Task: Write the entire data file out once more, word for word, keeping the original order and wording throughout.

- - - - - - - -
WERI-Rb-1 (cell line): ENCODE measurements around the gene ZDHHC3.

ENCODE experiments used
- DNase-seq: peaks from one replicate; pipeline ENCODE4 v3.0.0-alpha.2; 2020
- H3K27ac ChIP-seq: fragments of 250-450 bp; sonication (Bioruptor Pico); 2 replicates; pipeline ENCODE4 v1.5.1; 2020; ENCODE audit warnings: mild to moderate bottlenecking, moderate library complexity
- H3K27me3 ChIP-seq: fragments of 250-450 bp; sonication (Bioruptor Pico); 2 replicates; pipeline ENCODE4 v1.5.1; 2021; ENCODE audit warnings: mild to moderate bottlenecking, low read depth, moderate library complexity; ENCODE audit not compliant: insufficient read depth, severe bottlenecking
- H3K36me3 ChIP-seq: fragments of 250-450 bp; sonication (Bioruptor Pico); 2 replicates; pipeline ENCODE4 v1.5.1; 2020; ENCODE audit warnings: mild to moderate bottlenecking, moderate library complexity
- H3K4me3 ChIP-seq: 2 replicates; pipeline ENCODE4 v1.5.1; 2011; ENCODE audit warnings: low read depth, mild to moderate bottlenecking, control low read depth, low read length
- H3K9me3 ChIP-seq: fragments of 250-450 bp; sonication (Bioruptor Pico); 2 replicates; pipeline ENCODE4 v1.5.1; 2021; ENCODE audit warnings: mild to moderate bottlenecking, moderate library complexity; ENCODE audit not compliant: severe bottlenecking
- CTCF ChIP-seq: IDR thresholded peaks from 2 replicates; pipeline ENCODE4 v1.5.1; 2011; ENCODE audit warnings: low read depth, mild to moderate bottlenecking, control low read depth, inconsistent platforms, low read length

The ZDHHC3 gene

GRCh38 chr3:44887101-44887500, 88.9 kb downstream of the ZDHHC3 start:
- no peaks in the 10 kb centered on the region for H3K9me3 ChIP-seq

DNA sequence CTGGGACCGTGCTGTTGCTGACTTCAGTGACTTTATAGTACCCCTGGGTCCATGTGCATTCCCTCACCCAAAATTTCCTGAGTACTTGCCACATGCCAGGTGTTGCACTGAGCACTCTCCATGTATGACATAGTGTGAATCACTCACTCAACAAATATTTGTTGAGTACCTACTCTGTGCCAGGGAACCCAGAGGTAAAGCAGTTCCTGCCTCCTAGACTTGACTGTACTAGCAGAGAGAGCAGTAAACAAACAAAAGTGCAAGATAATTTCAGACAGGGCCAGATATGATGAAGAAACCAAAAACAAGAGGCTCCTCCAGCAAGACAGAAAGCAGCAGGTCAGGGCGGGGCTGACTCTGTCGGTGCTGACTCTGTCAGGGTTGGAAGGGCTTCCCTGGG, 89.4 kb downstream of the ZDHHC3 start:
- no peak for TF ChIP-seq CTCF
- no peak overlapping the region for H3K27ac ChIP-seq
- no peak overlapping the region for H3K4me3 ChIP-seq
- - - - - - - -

WERI-Rb-1 (cell line): ENCODE measurements around the gene ZDHHC3.

ENCODE experiments used
- DNase-seq: peaks from one replicate; pipeline ENCODE4 v3.0.0-alpha.2; 2020
- H3K27ac ChIP-seq: fragments of 250-450 bp; sonication (Bioruptor Pico); 2 replicates; pipeline ENCODE4 v1.5.1; 2020; ENCODE audit warnings: mild to moderate bottlenecking, moderate library complexity
- H3K27me3 ChIP-seq: fragments of 250-450 bp; sonication (Bioruptor Pico); 2 replicates; pipeline ENCODE4 v1.5.1; 2021; ENCODE audit warnings: mild to moderate bottlenecking, low read depth, moderate library complexity; ENCODE audit not compliant: insufficient read depth, severe bottlenecking
- H3K36me3 ChIP-seq: fragments of 250-450 bp; sonication (Bioruptor Pico); 2 replicates; pipeline ENCODE4 v1.5.1; 2020; ENCODE audit warnings: mild to moderate bottlenecking, moderate library complexity
- H3K4me3 ChIP-seq: 2 replicates; pipeline ENCODE4 v1.5.1; 2011; ENCODE audit warnings: low read depth, mild to moderate bottlenecking, control low read depth, low read length
- H3K9me3 ChIP-seq: fragments of 250-450 bp; sonication (Bioruptor Pico); 2 replicates; pipeline ENCODE4 v1.5.1; 2021; ENCODE audit warnings: mild to moderate bottlenecking, moderate library complexity; ENCODE audit not compliant: severe bottlenecking
- CTCF ChIP-seq: IDR thresholded peaks from 2 replicates; pipeline ENCODE4 v1.5.1; 2011; ENCODE audit warnings: low read depth, mild to moderate bottlenecking, control low read depth, inconsistent platforms, low read length

The ZDHHC3 gene

GRCh38 chr3:44887101-44887500, 88.9 kb downstream of the ZDHHC3 start:
- no peaks in the 10 kb centered on the region for H3K9me3 ChIP-seq

DNA sequence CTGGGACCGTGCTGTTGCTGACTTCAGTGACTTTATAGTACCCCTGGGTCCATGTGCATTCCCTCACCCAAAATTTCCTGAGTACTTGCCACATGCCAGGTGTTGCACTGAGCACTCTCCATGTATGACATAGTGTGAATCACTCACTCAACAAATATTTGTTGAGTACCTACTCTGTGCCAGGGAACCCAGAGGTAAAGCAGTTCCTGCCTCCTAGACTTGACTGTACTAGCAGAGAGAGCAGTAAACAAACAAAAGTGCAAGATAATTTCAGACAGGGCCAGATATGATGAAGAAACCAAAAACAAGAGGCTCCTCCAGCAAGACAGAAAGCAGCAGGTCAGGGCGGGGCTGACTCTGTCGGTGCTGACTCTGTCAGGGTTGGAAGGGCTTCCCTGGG, 89.4 kb downstream of the ZDHHC3 start:
- no peak for TF ChIP-seq CTCF
- no peak overlapping the region for H3K27ac ChIP-seq
- no peak overlapping the region for H3K4me3 ChIP-seq